POLICE BRUTALITY AND THE ISSUES THAT FOLLOW
Asha Bell, first year writing UNC Asheville student
Earlier this year, I took a trip to the Peace Gardens and experienced something wonderful. What I saw was one of the most amazing and overwhelming sights. This garden is full of art made from trash that used to litter Burton street. The garden is full of beautiful paintings, intricate sculptures, and memorials. The one thing that really caught my eyes were the chairs with the faces of African Americans killed by police officers. Tamir Rice. Philando Castile. Innocent black lives taken by the hands of a “scared” police officer. The piece is titles “The Last Supper”. This really stood out to me because police brutality is everywhere, including Asheville. It’s something that African Americans fear daily. But its more than that. Its more than the senseless murders caused by officers who are scared of individuals who have more melanin, it’s what comes after too. Families, especially children, are left to mourn the outcomes of the family members lost due to police brutality. Aside from police brutality, other topics that will be up for discussion are the outrageous crime ate differences between white and black people.
In Asheville, there was a huge controversy over the event that took place on August 25th, 2017. A black man by the name of Johnnie Rush was coming home from a very tiring day at work when he was stopped by two cops. The cops told him that would either have to arrest him or give him a ticket for jaywalking. The confrontation ends with Mr. Rush bloody, beaten, and begging for oxygen (Meagan Flynn, 2018). Crimes like this happen everywhere. Fortunate enough for Rush, he survived his confrontation with cruel law enforcers. According to the Vox website, out of 13% of Americans being African American, 39% of African Americans are killed annually while not attacking (German Lopez, 2018). The growing number of African Americans that are murdered in cold blood is increasingly growing by the years (German Lopez, 2018). Rush ended up getting a settlement from the city of Asheville for over $600,000.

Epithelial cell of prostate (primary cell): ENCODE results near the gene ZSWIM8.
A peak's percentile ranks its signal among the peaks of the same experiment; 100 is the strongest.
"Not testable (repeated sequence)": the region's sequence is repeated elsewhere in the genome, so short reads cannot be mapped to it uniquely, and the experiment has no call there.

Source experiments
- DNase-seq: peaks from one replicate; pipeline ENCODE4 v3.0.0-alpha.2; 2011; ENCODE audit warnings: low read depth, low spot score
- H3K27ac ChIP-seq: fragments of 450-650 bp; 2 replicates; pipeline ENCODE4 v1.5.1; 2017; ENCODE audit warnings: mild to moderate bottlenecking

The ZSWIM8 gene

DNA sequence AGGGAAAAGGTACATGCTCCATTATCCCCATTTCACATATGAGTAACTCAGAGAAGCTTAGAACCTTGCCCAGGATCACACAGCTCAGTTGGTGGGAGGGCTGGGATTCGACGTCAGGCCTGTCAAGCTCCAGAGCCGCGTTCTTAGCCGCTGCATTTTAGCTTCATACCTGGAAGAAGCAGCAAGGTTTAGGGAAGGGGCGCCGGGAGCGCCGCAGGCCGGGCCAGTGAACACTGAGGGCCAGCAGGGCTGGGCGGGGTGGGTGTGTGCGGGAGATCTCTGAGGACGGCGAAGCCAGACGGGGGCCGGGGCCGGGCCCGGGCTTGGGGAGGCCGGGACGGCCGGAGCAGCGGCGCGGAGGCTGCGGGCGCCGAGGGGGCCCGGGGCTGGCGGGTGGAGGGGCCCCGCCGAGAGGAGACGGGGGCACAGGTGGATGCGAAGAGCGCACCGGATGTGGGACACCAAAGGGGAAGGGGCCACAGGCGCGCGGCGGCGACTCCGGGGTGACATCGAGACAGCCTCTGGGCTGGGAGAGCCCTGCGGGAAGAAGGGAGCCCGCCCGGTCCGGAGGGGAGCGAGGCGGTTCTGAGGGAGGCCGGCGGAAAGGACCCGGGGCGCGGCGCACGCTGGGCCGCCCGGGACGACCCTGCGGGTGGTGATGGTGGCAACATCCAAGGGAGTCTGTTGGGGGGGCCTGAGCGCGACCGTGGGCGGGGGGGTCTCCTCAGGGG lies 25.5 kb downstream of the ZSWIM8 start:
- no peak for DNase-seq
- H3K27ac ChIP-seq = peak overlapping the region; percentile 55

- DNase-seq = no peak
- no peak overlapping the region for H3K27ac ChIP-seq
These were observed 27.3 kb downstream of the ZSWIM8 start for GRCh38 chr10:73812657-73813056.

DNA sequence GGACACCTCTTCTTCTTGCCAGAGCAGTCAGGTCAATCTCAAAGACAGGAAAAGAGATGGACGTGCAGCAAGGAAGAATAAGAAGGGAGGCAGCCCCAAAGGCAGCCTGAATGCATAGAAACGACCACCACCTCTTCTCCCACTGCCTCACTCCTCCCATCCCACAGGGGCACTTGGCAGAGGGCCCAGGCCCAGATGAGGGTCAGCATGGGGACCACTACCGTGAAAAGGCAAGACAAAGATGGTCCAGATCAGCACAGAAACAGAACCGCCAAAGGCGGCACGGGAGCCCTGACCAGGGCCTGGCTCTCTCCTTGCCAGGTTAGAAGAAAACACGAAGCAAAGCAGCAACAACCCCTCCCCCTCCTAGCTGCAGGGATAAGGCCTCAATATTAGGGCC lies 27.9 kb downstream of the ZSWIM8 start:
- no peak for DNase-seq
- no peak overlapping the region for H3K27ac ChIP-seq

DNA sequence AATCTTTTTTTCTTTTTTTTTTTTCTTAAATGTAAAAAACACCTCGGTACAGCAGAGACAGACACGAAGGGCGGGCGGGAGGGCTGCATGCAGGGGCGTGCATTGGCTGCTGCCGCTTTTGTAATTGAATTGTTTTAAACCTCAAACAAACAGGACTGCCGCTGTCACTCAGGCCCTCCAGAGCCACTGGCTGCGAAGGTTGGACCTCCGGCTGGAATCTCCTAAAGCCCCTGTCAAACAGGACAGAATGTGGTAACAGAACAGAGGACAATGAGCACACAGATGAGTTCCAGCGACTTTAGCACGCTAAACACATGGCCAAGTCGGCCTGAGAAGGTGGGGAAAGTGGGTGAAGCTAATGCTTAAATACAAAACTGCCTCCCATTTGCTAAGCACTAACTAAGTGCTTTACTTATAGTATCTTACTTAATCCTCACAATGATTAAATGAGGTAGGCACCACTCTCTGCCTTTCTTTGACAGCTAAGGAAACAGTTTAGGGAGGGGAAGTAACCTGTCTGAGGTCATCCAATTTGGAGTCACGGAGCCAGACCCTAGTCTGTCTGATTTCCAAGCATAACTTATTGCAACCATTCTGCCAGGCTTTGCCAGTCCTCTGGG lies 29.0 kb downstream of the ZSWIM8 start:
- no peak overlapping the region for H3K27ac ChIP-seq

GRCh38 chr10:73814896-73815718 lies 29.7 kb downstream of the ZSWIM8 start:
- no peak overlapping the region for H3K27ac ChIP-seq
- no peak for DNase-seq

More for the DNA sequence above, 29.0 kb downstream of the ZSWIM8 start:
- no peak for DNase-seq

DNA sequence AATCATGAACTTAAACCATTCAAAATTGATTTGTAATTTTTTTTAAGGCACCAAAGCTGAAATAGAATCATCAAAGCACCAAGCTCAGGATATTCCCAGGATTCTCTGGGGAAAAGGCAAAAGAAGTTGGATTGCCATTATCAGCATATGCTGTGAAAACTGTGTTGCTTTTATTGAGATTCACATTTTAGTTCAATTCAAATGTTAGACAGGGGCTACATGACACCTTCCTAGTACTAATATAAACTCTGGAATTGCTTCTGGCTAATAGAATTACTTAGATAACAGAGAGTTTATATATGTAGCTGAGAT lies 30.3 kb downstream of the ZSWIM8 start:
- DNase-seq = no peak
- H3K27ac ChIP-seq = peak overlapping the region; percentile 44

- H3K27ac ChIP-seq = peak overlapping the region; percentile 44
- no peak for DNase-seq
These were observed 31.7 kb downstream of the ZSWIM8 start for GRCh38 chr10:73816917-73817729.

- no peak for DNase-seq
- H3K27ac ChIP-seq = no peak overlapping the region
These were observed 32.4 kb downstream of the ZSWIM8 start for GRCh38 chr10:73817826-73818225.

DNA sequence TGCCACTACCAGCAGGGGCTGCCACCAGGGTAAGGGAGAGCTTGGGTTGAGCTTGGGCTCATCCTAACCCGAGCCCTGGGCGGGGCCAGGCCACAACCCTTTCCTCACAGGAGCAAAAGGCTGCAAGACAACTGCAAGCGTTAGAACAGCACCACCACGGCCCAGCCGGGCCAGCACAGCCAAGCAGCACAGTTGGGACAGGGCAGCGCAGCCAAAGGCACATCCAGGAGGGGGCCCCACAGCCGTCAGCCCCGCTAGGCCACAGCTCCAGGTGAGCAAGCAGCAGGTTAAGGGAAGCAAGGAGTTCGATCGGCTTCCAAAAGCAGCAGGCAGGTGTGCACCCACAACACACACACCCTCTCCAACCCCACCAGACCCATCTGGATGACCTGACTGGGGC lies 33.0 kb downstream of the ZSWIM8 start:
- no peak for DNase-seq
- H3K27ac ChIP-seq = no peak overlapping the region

Black Lives Matter
An interesting aspect of the sculpture at the Peace Gardens was how it was set up. The pictures of the victims were placed in chairs. When I saw this I instantly thought that the chairs are America. This is America putting black people down once again even after death. And then to have people sit on them later forgetting what they stood for. The deaths of these people and many more have been fueling the organization of Black Lives Matter. Black Lives Matter is an organization where people, people of color, get together to defend the lives of black people. This organization is not against other race groups, but it stands for the wanting equality for black people all over America including Asheville, NC. Not only does the police kill our people but they intervein when it comes to pro black affiliation groups. In 2016, local police officers invaded the personal technology of President of the Black Lives Matter, Delores Venable (Joel Burgess, 2018). Burgess’s article from Asheville Citizen Times says that the police did not use surveillance but instead used intelligence gathering. This later went under investigation and it finally came to the surface that this was surveillance and a huge invasion of privacy. Former Police Chief of Asheville, Tammy Hooper was in charge of the whole operation saying that “she wanted to make change” (Joel Burgess, 2018) With this quote in mind, there is a new question in our midst. Why can’t black people/black organizations work in peace? Are white police officers so afraid of change for black people that they always have to stay one step ahead?
A major part of the Black Lives Matter movement is social media. A recent study called the Pew study says that 69% of American’s think that social media is a great way of spreading attention to political topics (Caroline Simon, 2018). This has proven to be the case with the Black Lives Matter movement. In the past five years the Black Lives Matter Movement has expanded rapidly due to the use of the Black Lives Matter Hashtag over 30 million time. The average daily use of the hashtag is about 17,000 times a day. With this type of representation for the organization, Black Lives Matter has educated many on black issues and gained supporters from not just Asheville but, all over the world (Caroline Simon, 2018). Along with the Black Lives Matter hashtag, there have been #JohnnieRush, #SandraBland, #PhilandoCastile, etc. Along with hashtags, videos are also streamed on social media. Videos of police brutality not only show us what officers will do to a black person, but they also bring us closer to getting justice for our entire community. Unfortunately, it takes pain to get some resolve. With this simple yet powerful act, we can help bring equal treatment to black people all over the world.